Full Report (PDF, 121KB)
Israel has maintained a pro-natalist policy with regard to reproductive care. The State provides health care along the continuum from family planning services through childbirth. Much of reproductive care is funded by the government and through Health Funds. This report analyzes various factors that have impacted Israel’s approach to reproductive care and discusses the governing law as well as the types and amounts of government funding that are allocated for reproductive care.
Israel’s reproductive care policy appears to reflect Jewish religious, cultural, and social norms regarding fertility. Parenthood is considered a basic human right based on biblical and other Jewish religious sources. The personal desire for parenthood, and specifically motherhood, has been engrained in Jewish culture and has been strengthened by the historical persecution of Jews in the Diaspora and particularly by the genocide perpetrated against Jews in the Holocaust. The continuing loss of life in Arab-Israeli wars and terrorist acts, combined with constant threats to the State’s existence by hostile powers in the region, have also been linked to Israelis’ attitudes regarding procreation.
Israel’s pro-natalist approach is supported by legislation regulating in vitro fertilization (IVF), ova extraction, the use of semen in IVF fertilization, ova donation and allocation, and surrogacy agreements. The regulation of assisted reproductive technology (ART) in Israel appears to support reproductive choice while respecting certain religious and cultural considerations.
A person’s right to procreate has been recognized in Supreme Court rulings, especially in the leading case of Nachmani v. Nachmani, where the Court held that in the special circumstances of that case the right of a woman to motherhood was superior to her husband’s right not to be a father.
The recognition of the importance of parenthood and the superior right to motherhood, however, has not resulted in recognition of a woman’s full autonomy over her reproductive status. By law, a woman does not have a general right to choose to terminate her pregnancy. An interruption of pregnancy may be permitted under certain circumstances by special committees for the interruption of pregnancies established by hospitals or the Ministry of Health. Such circumstances include the age of the woman; the pregnancy deriving from rape, incest, or an out-of-wedlock relationship; and fetal disabilities and physical or mental danger to the mother posed by continuation of the pregnancy. In spite of these restrictions, in reality, abortions are performed in Israel, with and without authorization. The penal provision that prohibits unauthorized abortions does not appear ever to have been enforced.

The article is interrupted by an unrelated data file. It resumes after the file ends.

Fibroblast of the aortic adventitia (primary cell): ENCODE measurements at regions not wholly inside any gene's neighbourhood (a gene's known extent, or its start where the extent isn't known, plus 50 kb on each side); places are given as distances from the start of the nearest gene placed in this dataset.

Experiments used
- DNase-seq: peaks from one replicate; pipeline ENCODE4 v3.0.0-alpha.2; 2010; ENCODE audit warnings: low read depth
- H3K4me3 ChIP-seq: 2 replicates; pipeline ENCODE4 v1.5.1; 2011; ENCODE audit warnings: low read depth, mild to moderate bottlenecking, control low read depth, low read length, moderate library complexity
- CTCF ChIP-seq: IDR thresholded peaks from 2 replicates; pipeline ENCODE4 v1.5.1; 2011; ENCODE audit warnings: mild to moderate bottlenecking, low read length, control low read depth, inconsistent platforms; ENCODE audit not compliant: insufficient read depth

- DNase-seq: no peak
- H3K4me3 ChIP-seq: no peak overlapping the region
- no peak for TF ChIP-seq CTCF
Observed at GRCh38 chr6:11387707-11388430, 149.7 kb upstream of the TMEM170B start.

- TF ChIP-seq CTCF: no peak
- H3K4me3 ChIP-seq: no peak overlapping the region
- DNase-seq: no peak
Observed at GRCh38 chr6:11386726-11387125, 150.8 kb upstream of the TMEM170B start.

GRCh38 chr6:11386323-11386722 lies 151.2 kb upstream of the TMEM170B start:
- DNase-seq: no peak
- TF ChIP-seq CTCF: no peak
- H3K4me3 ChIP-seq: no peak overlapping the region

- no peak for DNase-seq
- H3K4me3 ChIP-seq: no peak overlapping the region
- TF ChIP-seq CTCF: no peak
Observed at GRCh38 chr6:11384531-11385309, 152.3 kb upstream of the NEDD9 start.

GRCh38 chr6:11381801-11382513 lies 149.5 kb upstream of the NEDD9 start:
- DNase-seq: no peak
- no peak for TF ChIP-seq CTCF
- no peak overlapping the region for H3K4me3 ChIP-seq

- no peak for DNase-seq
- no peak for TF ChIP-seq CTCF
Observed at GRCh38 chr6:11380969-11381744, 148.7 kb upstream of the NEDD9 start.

The lack of interest in prosecution reflects the limited scope of the abortion debate in Israel. It has been reported that over 98% of all requests for abortions to the committees have been approved and that the rate of abortions has generally declined in recent years. In addition to funding legally authorized abortions, the State funds the provision of family planning information and subsidizes contraceptives.
In spite of the general low level of interest in this topic, an increased awareness of competing views on abortions has been sparked with the introduction of a bill in 2009 designed to repeal the legal requirement for a committees’ approval for abortions. Religious leaders and their representatives in the Knesset have recently expressed objections to abortion procedures based on religious grounds. A bill calling for prohibiting abortions under any circumstances following the twenty-second week of pregnancy has been twice defeated, most recently in November 2011.
There are several Israeli as well as American PACs and NGOs with opposite agendas on reproductive policy in Israel. They, however, do not appear to have any significant impact on reproductive policy in Israel.
Last Updated: 04/16/2014